FACETIME- Bodily functions: Ackerman eats, sleeps, dreams

Jennifer Ackerman

Jennifer Ackerman is really into her body. And not just her body– the human body in general. So into it that she considered going to medical school at age 35.

But the night before she planned to give notice to National Geographic, where she worked as a staff writer, she had a dream of diving off a bridge into a beautiful pool of water– that turned into mud. The next day she canceled the med school plan.

"I'm a person who really needs sleep," says Ackerman. "That was gnawing at me." 

So she decided to approach the body as a writer– "That was my training–" and the result is Sex Sleep Eat Drink Dream: A Day in the Life of Your Body, published in 2007.

"I shied away from science in college," says Ackerman, 49, who majored in literature at Yale. "Now I regret that." 

But in the course of her career as a writer that includes two other books, Ackerman discovered another talent. "I make difficult science accessible to people like me," she explains. "I realized it was something I could do."

The talented non-scientist takes the reader through the day, starting when she wakes up two minutes before the alarm clock, as many do, thanks to circadian rhythms.

If Ackerman was into her shut-eye before researching the book, she's even more so now.

"We live in a country that's sleep deprived," she says. "I try to get seven hours minimum, and my daughters– they're teens– need nine to 10 hours. I'm a dragon on it."

She's also an advocate of naps, even as little as 15 minutes, optimally between 1 and 3pm.

Novelist/husband Karl Ackerman concurs. "I had a bad traffic accident at 1pm," he says in the kitchen of their Woolen Mills farmhouse, where they've lived since 1992. "You're warned about driving late at night, but I think between 1 and 2[pm] is the most dangerous time."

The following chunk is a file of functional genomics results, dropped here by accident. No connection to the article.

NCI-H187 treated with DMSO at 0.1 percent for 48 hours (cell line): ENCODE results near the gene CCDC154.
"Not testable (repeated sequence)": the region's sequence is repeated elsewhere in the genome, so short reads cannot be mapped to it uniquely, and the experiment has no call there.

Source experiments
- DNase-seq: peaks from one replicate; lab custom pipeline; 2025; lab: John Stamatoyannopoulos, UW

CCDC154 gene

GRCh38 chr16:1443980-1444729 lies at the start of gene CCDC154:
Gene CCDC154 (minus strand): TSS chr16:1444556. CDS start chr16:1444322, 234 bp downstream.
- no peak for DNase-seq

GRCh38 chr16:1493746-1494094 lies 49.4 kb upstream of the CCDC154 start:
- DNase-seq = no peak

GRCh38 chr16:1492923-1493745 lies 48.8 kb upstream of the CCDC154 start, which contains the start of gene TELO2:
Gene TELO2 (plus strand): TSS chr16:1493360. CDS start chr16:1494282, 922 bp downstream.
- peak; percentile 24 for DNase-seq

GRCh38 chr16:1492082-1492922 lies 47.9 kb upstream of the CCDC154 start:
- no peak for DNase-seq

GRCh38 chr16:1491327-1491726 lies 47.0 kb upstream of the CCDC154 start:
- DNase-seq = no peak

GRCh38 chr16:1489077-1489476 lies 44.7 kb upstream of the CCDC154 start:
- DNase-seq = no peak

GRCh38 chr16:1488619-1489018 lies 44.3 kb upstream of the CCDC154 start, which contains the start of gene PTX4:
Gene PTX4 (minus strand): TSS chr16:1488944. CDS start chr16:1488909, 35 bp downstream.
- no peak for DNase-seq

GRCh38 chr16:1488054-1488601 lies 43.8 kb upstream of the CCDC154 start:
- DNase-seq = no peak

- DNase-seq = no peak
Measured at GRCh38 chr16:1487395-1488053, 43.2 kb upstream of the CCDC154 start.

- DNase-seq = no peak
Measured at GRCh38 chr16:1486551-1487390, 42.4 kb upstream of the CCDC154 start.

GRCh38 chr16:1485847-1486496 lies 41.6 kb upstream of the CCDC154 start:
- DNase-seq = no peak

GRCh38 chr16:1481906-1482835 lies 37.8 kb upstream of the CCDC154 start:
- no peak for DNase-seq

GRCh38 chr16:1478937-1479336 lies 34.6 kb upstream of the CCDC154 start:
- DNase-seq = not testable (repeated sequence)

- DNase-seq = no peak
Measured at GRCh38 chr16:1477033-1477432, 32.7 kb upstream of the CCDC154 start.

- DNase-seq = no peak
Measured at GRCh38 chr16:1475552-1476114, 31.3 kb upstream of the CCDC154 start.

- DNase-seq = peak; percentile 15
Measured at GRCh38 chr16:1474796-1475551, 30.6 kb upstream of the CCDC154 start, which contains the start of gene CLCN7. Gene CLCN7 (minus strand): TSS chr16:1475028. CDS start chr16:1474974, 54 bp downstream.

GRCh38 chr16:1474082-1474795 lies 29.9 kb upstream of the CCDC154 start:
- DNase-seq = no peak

Another change Sex Sleep made in Ackerman's life? Breakfast. 

"I used to skimp on breakfast," she admits. Now it's a hearty meal. "The satiety mechanism doesn't work as well at night," she explains, which is about the time when many people eat their largest meal of the day and are more likely to overeat.

 She also debunks the notion that we're competent multitaskers. "I learned about the hazards of multitasking," she says. "I don't multitask. We're not meant to multitask." The worst example, of course, is talking on the cellphone while driving. "The cause of most accidents is distraction," she says. That means her daughters won't be allowed to listen to music during their first year as drivers.

Unlike many writers who are on their own as far as promoting their books, Ackerman's publisher, Houghton Mifflin, sent her on a national book tour. The book received glowing reviews from O and Real Simple, and the New York Times, for which Ackerman has written. The paperback will be out in the fall, published in 10 languages.

Her next book will be on the common cold, and no doubt Ackerman will intrigue readers with details like the ones in Sex Sleep Eat Drink Dream, where she notes that lap dancers make more money when they're ovulating. 


Jennifer Ackerman discusses her work at the Virginia Festival of the Book's "Science Writing: Life Cycles" panel at 10am Friday, March 29, in the City Council Chambers.